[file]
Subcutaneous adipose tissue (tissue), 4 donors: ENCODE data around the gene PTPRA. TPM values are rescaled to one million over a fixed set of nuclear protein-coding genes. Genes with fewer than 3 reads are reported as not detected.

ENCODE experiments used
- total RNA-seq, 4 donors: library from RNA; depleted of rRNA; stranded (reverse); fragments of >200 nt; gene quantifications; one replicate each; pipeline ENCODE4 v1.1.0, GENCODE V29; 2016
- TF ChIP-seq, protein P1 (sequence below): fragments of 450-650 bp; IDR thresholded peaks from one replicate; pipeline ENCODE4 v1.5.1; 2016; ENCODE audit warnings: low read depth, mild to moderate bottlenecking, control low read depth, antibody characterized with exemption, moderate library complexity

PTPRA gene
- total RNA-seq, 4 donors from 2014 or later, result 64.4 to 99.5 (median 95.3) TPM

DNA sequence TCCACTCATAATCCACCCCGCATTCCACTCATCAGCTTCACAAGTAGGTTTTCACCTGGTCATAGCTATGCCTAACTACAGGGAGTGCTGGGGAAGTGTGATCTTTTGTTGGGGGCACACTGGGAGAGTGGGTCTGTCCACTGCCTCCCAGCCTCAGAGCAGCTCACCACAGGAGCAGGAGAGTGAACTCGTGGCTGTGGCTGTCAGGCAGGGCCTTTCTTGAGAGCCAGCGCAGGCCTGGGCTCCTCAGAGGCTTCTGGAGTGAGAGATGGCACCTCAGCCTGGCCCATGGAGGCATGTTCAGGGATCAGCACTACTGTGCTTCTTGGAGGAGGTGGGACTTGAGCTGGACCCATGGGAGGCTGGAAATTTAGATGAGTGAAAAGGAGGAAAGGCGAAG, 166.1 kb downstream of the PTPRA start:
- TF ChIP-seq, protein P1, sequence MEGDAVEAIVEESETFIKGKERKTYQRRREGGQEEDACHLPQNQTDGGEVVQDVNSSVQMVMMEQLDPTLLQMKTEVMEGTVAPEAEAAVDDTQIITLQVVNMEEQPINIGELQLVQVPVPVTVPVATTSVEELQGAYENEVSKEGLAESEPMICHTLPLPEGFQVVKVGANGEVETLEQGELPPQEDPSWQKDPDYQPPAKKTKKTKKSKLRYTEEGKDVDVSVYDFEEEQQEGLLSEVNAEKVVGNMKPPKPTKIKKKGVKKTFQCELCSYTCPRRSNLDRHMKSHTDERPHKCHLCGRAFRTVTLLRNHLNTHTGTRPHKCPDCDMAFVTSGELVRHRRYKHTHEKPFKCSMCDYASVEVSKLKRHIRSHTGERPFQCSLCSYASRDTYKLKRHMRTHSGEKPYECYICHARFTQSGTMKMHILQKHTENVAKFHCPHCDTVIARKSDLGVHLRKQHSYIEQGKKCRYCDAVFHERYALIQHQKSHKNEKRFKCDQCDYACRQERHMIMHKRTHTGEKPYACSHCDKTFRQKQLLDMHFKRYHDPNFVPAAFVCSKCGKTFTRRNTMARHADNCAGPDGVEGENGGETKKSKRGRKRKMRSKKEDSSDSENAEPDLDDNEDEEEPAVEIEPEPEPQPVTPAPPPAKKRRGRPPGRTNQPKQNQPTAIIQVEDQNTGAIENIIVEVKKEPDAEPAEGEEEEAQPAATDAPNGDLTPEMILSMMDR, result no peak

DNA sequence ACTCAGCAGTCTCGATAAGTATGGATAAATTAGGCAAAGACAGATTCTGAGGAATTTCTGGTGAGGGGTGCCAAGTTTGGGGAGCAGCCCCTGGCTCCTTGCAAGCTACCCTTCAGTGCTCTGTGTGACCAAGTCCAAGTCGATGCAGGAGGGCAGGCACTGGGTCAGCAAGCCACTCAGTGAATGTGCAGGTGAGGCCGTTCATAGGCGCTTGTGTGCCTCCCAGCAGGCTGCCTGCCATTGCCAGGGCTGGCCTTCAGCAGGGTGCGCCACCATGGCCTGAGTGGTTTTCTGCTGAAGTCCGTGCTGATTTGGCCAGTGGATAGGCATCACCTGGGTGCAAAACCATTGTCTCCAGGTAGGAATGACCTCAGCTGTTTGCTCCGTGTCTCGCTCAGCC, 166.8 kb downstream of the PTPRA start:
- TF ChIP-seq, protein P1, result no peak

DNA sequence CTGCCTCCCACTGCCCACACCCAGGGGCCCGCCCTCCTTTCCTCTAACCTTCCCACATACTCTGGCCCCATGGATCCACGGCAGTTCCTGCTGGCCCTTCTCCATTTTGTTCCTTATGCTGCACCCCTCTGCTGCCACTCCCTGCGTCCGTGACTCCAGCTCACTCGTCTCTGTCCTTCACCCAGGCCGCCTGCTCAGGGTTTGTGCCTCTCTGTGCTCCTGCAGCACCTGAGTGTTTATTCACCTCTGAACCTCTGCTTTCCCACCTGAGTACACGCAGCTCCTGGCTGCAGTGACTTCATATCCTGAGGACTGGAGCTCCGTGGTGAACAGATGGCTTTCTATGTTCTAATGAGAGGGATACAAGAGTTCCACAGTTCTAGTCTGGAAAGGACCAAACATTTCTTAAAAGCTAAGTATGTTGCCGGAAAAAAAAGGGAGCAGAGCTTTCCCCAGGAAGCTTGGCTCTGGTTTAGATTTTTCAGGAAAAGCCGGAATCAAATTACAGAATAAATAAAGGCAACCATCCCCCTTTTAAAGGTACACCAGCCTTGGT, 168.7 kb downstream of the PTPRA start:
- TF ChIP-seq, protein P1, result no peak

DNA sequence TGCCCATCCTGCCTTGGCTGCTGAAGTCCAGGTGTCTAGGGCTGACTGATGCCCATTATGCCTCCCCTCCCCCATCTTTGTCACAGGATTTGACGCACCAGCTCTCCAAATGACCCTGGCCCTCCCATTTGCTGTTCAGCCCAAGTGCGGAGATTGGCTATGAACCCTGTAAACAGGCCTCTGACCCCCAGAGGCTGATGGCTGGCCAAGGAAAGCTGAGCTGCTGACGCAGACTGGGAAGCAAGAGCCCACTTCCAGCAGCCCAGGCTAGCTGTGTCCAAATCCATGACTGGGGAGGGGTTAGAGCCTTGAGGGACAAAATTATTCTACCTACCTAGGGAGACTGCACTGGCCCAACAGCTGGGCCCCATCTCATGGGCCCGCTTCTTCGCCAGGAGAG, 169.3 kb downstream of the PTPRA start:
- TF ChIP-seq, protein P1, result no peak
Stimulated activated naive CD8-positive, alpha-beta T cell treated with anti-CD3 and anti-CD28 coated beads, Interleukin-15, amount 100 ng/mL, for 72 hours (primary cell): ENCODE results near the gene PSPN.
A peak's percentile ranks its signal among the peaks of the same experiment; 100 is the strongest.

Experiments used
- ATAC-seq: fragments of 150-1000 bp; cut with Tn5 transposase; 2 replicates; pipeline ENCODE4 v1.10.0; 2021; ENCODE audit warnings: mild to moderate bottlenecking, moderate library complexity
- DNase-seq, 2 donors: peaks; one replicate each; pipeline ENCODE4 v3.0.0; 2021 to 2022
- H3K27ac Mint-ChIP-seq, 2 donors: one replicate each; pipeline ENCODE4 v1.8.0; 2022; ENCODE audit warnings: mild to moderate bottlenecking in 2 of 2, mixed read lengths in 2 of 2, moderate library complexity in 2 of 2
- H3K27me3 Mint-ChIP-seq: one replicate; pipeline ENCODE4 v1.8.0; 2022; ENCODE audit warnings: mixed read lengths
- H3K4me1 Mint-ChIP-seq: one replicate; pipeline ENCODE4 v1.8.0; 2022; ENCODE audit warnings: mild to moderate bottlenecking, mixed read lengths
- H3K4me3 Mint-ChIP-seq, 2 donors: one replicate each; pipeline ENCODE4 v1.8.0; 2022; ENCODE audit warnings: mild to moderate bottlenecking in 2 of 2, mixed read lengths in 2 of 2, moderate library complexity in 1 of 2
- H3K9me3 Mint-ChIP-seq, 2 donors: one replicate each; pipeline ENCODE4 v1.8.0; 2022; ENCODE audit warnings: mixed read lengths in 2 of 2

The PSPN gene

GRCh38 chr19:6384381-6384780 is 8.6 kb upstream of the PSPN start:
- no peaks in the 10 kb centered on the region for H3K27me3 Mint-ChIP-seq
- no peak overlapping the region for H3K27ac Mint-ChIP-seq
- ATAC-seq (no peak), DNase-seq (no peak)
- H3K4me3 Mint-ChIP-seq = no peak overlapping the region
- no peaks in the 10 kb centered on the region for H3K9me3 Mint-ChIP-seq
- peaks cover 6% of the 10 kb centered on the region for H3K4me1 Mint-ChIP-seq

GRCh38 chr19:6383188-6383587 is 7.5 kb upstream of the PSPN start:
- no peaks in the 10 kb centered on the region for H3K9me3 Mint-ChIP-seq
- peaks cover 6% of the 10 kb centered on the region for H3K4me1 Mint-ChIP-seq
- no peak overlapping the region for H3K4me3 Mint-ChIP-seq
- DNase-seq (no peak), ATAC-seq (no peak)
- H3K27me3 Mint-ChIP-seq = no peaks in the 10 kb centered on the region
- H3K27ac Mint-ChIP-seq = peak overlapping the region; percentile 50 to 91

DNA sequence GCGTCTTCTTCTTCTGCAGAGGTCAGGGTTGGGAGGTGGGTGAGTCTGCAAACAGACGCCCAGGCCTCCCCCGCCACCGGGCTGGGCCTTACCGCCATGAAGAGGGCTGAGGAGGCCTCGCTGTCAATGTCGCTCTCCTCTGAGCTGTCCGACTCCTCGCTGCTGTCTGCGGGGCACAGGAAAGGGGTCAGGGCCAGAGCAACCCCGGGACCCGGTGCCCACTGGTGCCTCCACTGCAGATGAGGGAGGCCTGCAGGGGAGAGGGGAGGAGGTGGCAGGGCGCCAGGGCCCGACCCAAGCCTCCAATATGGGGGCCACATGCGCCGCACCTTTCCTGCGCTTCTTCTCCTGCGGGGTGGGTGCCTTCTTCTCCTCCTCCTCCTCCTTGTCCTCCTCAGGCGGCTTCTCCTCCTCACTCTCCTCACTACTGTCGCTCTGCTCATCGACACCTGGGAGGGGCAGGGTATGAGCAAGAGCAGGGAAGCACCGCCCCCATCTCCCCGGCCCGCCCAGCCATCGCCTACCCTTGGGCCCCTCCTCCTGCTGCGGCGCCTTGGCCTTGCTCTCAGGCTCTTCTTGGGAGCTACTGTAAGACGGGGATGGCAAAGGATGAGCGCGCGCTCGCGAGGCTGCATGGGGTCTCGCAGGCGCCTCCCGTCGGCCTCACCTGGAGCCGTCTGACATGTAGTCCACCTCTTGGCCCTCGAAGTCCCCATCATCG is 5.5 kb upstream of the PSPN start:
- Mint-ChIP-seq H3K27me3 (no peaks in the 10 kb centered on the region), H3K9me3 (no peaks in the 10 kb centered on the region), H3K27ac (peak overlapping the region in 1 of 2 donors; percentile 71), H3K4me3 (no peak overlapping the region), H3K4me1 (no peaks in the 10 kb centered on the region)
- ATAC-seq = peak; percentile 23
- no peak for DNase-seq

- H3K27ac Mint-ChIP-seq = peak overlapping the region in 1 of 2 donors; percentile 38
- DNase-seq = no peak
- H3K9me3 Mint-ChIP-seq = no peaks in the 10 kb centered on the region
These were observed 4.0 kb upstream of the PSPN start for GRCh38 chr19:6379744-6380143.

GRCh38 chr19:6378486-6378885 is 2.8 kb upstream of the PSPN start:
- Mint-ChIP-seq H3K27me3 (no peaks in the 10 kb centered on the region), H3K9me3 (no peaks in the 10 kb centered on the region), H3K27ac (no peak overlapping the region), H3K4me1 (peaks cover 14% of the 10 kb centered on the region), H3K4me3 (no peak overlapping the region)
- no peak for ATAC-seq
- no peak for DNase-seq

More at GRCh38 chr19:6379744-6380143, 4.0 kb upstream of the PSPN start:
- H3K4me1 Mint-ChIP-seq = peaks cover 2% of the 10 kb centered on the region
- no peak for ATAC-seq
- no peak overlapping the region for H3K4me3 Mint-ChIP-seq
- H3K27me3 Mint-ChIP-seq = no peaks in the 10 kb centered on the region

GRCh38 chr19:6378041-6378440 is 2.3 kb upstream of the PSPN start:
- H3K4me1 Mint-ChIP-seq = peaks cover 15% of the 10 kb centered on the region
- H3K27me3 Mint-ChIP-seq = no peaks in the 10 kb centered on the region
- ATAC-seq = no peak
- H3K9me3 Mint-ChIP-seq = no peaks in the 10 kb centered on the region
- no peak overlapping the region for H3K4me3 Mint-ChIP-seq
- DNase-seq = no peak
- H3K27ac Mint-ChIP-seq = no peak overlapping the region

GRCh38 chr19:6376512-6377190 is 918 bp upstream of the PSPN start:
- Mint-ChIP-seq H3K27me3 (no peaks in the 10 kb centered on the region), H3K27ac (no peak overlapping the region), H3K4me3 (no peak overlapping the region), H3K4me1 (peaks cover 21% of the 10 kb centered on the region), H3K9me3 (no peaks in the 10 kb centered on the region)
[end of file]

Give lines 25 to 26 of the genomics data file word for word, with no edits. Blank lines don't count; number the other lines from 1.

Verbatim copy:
The PSPN gene

GRCh38 chr19:6384381-6384780 is 8.6 kb upstream of the PSPN start: